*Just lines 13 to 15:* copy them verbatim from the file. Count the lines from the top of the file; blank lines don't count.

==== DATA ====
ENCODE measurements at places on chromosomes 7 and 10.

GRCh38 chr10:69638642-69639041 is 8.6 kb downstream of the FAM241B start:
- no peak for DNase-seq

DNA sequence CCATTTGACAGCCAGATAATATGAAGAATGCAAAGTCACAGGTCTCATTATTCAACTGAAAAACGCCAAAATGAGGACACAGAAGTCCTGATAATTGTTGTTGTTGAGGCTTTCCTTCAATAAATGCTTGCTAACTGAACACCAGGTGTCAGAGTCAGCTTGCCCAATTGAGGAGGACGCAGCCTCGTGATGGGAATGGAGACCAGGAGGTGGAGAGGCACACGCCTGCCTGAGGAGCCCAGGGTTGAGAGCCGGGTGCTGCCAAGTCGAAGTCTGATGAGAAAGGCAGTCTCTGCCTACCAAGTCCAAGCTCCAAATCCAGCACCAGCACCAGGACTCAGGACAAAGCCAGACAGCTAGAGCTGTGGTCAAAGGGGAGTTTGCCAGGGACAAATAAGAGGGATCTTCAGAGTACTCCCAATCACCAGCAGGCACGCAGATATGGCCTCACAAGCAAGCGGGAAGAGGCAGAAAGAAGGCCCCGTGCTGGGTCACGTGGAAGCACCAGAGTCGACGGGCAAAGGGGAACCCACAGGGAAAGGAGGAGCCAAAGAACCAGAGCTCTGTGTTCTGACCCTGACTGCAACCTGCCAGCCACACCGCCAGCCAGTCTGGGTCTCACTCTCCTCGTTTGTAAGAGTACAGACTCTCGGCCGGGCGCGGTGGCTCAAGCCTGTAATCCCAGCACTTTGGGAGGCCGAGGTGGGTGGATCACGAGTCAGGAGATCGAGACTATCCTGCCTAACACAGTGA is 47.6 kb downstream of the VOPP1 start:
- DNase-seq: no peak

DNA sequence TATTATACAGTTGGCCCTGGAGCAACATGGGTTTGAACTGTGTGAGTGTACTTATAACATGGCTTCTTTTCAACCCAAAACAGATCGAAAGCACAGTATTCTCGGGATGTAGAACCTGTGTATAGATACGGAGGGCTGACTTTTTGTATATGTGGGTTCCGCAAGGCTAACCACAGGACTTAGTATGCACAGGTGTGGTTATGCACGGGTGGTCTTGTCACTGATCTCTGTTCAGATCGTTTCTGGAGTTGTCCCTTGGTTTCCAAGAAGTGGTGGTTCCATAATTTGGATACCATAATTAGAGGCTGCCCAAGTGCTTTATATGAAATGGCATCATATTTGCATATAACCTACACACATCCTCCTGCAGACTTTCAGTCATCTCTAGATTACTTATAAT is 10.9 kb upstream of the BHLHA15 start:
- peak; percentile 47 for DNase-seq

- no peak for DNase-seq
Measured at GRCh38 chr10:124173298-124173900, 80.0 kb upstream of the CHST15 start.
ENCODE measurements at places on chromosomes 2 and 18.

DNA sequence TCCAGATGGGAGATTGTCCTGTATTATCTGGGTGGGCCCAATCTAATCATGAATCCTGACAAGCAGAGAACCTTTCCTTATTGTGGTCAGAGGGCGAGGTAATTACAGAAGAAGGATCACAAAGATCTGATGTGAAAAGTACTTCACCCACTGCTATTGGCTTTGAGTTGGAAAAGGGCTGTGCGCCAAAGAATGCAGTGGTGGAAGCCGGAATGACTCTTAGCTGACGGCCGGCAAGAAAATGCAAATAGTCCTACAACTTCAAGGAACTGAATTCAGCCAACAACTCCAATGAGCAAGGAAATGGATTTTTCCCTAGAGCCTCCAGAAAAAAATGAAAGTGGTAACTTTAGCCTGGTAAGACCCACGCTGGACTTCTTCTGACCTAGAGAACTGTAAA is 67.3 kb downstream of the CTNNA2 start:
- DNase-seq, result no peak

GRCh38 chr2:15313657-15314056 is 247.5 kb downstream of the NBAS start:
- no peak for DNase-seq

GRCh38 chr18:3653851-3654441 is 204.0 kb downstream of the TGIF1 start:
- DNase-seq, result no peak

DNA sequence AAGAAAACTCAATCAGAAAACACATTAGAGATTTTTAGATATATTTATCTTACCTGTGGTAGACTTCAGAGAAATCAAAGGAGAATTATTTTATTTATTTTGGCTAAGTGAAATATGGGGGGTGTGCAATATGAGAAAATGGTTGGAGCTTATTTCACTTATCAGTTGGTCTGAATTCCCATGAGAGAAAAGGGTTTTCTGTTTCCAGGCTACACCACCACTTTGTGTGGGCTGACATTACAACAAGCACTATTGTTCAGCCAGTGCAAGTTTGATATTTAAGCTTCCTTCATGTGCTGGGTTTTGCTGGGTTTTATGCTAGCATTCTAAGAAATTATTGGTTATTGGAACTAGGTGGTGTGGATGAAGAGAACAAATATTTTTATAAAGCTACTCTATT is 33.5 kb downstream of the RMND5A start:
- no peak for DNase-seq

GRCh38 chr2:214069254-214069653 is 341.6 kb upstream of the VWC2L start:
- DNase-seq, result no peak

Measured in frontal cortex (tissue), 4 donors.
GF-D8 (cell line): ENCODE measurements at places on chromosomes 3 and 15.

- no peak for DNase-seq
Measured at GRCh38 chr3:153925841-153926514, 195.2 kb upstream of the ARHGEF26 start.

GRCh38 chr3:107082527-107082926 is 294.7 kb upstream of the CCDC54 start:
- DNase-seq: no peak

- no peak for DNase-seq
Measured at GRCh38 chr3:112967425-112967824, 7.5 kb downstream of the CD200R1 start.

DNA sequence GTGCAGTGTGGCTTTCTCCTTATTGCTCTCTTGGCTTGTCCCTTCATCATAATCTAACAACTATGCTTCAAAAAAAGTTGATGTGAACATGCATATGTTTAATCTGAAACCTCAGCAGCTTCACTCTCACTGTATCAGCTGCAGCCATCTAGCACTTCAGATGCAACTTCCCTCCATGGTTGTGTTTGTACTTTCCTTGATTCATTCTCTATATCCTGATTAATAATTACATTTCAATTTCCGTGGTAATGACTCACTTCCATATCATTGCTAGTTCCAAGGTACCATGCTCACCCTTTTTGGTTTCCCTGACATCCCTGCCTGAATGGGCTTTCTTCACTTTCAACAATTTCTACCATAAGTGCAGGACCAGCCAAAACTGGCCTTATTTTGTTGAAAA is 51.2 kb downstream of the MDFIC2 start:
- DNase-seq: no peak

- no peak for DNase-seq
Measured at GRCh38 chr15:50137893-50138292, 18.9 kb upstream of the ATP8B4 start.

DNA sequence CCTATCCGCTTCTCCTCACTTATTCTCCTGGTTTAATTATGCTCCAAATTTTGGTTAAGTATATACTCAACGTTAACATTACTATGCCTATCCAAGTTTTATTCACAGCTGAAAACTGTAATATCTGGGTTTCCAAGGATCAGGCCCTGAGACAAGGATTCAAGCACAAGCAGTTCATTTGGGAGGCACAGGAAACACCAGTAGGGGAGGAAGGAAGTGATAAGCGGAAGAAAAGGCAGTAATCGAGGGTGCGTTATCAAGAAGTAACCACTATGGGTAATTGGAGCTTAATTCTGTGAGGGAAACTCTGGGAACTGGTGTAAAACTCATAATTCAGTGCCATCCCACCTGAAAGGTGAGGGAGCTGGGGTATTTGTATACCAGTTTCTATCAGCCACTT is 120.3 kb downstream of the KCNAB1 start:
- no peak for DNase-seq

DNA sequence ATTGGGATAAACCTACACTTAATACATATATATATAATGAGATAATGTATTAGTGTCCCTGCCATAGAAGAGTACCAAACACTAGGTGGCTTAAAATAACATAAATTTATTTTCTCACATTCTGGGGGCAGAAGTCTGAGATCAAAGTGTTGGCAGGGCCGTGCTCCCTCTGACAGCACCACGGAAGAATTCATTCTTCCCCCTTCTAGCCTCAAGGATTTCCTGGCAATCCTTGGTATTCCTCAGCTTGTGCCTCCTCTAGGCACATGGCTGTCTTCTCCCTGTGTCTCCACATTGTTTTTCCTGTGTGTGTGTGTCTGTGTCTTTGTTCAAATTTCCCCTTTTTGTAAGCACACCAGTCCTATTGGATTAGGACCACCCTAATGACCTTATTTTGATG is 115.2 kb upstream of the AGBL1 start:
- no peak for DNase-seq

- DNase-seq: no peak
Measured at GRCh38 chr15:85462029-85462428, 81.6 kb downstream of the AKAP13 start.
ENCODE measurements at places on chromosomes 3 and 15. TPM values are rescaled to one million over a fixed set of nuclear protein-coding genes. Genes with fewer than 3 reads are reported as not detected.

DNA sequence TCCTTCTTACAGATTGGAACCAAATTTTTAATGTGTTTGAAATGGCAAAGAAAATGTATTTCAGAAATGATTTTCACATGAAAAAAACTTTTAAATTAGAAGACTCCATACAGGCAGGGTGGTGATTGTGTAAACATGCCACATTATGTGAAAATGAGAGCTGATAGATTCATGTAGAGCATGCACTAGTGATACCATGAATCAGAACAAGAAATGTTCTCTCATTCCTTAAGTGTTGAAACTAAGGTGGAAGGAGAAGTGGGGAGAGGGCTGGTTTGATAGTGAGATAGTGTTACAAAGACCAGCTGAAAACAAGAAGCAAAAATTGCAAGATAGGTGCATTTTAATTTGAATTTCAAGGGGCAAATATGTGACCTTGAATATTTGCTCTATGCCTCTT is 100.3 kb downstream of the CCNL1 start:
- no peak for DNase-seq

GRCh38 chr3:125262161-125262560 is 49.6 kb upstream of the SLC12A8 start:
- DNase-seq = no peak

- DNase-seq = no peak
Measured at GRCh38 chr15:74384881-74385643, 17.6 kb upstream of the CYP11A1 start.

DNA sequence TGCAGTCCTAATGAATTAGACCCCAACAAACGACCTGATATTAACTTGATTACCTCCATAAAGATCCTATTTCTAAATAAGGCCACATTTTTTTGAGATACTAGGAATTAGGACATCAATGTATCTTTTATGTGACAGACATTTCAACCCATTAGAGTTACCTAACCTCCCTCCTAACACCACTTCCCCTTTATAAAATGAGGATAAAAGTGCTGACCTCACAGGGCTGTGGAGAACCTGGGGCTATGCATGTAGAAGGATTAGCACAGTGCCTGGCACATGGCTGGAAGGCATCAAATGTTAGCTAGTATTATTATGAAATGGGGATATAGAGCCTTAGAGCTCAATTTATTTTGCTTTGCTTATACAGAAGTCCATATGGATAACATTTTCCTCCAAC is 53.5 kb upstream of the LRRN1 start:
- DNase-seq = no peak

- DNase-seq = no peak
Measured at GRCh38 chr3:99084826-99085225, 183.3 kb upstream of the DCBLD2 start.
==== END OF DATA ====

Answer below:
GRCh38 chr2:15313657-15314056 is 247.5 kb downstream of the NBAS start:
- no peak for DNase-seq

GRCh38 chr18:3653851-3654441 is 204.0 kb downstream of the TGIF1 start: